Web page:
Avoid Being Held Hostage! Ransomware: What Is It and How Can I Protect Myself?

computer shock

As technology constantly evolves, we find ourselves facing ever more disruptive threats. That’s why it is absolutely critical we remain diligent in protecting ourselves from new dangers and stay proactive in our security posture.

An increasingly prevalent computer threat is ransomware.

Ransomware is designed not to corrupt or even steal your data but to hold it hostage and require payment of a “ransom” to get it back. Two widespread examples are CryptoLocker and CryptoWall. Based on FBI estimates between April through June 2015, the latter generated over $18 million for its perpetrators.

Commonly, ransomware comes as a harmless-looking email attachment from what appears to be a trusted source. When the unsuspecting user clicks the attachment, it installs a small program that immediately searches for your data on local drives, network shares, and even cloud-based storage. Once found, the data is encrypted, rendering it inaccessible. Attempts to access your files result in a prompt to pay a ransom to “unlock” the data and reverse the encryption.

This devastating program was depicted in an episode of CBS’s drama, The Good Wife. An employee unknowingly installs ransomware within the firm’s network, locking all the information at a law firm until a ransom of $50,000 is paid within 72 hours. In reality, typical ransom fees are lower but no less devastating for a company that can no longer access any of its critical data.

Imagine how disruptive this is for businesses in this predicament. In many cases, companies with no disaster recovery plan find themselves paying the ransom. As reported by this Wall Street Journal article, according to Tom Kellermann, chief cyber security officer for Trend Micro, Inc., “Around 30% of ransomware victims pay to regain their data.”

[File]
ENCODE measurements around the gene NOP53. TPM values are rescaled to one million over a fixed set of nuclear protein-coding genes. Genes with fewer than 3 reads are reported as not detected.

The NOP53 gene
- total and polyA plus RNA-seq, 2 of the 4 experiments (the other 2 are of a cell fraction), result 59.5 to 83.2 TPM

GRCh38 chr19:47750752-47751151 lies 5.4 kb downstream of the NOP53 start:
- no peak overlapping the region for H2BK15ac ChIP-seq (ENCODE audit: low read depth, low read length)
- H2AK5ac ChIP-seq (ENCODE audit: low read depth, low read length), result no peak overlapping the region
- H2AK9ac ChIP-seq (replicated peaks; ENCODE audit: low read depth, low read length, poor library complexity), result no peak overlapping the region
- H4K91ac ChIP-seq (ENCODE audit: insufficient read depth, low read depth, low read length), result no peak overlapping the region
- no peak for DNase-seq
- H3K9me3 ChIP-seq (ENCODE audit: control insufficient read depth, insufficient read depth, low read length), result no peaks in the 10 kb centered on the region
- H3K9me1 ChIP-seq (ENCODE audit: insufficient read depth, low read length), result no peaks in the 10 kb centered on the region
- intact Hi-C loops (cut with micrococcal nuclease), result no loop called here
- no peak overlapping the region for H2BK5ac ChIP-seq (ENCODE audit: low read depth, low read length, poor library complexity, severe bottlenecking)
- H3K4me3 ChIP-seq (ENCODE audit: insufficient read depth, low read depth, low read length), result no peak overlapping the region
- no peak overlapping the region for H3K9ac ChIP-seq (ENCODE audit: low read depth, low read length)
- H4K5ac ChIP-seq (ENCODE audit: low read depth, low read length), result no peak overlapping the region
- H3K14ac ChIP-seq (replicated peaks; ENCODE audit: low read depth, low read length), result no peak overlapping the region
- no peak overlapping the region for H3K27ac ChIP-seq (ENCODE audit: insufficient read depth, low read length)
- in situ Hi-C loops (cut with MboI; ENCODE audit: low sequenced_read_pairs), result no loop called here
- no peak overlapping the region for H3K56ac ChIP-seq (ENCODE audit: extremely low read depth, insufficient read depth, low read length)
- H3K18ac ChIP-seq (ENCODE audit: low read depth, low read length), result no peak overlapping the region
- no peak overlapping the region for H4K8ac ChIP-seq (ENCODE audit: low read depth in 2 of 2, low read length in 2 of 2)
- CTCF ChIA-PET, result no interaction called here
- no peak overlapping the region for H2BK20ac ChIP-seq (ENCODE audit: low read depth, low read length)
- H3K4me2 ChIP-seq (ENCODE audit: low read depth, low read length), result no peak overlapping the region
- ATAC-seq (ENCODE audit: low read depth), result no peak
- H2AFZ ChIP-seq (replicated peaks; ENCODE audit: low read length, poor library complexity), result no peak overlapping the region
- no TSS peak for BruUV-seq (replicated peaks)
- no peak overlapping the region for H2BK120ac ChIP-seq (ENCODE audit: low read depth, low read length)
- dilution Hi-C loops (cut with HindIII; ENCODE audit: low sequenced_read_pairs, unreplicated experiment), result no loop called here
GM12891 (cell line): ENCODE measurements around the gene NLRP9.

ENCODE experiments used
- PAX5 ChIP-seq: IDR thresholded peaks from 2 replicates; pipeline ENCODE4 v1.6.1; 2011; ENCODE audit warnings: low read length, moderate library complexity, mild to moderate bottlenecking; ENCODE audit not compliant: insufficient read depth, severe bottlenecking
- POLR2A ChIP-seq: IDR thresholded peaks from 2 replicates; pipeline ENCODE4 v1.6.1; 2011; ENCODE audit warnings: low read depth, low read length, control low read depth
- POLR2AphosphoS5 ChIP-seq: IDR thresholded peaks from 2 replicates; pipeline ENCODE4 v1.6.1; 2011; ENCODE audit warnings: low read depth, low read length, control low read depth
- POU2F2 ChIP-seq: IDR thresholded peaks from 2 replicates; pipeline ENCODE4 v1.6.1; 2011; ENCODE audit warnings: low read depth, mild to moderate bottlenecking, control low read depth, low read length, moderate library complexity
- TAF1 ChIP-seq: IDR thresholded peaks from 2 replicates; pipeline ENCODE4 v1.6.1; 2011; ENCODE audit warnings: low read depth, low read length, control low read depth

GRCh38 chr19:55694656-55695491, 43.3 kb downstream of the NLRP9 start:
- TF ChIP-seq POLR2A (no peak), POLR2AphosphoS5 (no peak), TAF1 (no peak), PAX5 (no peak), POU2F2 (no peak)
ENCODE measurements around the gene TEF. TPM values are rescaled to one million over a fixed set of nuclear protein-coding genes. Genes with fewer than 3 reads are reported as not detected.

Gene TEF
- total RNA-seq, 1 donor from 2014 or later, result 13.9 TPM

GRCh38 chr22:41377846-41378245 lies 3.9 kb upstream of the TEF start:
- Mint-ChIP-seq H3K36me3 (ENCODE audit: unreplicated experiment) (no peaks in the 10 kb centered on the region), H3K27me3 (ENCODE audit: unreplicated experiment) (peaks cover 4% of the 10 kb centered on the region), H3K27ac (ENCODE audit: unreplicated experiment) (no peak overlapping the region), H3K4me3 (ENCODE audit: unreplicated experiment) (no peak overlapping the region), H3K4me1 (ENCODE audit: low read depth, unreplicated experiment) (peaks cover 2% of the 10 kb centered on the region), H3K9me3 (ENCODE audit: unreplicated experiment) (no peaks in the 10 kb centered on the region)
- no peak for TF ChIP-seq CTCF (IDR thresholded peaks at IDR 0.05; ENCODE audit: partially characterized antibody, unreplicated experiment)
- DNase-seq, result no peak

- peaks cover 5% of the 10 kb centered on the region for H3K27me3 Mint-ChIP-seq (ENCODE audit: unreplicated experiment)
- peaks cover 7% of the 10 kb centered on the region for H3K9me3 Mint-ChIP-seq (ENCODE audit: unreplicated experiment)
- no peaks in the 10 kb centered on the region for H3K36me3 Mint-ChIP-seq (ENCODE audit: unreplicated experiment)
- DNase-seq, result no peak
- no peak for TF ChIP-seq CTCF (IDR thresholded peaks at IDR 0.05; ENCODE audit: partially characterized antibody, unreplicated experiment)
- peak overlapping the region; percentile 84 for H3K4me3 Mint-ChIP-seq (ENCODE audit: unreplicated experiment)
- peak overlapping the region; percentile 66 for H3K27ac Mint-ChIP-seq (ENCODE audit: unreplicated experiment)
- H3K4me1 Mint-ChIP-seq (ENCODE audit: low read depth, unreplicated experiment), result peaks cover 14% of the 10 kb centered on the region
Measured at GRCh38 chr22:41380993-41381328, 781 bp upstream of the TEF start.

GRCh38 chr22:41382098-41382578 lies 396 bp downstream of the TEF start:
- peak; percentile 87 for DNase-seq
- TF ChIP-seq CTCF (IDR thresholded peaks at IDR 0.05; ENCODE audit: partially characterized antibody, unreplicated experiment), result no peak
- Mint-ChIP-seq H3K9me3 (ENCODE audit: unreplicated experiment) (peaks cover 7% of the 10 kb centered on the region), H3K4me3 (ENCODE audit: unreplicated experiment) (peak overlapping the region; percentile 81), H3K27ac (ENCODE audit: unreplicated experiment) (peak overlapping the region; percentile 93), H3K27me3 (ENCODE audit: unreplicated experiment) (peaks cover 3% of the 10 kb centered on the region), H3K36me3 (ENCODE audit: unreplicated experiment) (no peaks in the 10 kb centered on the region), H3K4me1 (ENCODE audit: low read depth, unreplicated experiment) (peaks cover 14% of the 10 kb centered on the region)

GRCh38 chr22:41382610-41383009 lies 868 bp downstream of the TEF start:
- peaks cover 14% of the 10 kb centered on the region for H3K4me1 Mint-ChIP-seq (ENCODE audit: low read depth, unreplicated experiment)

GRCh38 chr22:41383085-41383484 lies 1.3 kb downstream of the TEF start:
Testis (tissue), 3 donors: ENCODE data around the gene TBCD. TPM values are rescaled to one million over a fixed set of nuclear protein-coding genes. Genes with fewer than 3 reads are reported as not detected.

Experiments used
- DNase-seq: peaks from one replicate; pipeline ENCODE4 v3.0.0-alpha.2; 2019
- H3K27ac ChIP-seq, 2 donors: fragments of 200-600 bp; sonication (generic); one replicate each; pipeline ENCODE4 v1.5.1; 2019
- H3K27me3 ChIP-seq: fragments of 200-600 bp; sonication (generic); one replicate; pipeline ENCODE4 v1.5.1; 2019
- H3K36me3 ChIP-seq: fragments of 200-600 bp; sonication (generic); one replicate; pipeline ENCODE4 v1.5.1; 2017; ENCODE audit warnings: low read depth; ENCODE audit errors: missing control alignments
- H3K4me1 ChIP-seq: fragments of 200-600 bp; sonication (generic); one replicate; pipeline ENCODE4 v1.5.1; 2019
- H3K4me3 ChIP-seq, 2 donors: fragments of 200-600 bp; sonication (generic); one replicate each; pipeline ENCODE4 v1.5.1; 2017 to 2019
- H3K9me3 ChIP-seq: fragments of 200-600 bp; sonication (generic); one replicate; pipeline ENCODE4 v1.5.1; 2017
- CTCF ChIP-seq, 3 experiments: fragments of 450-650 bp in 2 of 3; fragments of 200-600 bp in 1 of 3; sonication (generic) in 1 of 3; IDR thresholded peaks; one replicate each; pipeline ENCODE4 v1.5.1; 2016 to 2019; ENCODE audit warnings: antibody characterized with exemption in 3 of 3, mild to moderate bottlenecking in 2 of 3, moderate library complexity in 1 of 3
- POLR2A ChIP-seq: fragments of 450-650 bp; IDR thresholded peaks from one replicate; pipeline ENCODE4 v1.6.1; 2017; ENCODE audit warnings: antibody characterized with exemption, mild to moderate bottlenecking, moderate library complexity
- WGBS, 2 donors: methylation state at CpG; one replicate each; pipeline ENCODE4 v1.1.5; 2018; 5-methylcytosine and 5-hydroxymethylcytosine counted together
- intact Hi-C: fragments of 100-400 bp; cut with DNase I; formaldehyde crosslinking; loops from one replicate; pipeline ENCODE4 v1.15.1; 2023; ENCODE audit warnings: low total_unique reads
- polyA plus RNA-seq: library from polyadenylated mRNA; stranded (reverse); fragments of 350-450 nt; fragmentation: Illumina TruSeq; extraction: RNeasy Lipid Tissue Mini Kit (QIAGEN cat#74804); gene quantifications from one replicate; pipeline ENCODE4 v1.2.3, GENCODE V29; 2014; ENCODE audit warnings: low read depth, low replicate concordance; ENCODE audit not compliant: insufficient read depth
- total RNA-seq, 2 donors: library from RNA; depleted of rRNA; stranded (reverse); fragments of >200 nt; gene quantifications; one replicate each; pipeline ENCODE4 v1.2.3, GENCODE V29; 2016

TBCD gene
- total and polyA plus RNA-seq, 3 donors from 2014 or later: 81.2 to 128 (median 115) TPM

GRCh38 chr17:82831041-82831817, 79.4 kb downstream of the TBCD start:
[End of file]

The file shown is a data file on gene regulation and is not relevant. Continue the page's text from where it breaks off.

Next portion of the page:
All of this underlines the importance of having high quality, up-to-date computer security implemented within your IT infrastructure.

What can you do to protect yourself? Here are seven tips:

  1. Educate everyone using devices attached to your business’s network of the issue (you can forward this article to them right now!).
  2. Use caution when interacting with email. Delete anything suspicious. When opening attachments, check the sender’s email address first. If it looks dubious, verify its legitimacy prior to opening. If it doesn’t feel right, it probably isn’t!
  3. Exercise extreme caution prior to clicking website popups even if they appear legitimate. If you’re unsure, ask for a second opinion. Better to be safe than sorry.
  4. Only download and install browser plugins and extensions from industry standard, verified sources.
  5. Install computer and network security software that includes regularly updated anti-malware, antivirus, email scanning, and web/content filtering capabilities. The combination of multiple security products designed to handle particular threats provides the best protection.
  6. Keep all computers’ operating systems and applications current with the most recent patches and security updates.
  7. Implement (and regularly audit) a backup strategy that offers a short recovery time and flexible file restore options. This is often the most neglected area by businesses though it’s one of the most important – especially in the case of a ransomware attack. A good backup strategy gives you the ability to quickly restore data to a known good state prior to the infection, avoiding the need to pay a ransom.

If you have a security question, please call us at 314.394.3001 to discuss this topic in-depth. Whether it’s for your network, computers, or mobile devices, we at Anderson Technologies are here to help you find not just any solution for your security needs but the best solution for your business.

Like this article?  If so, check out another article here: Data Security: Just How Secure Will Your Business Be in 2016?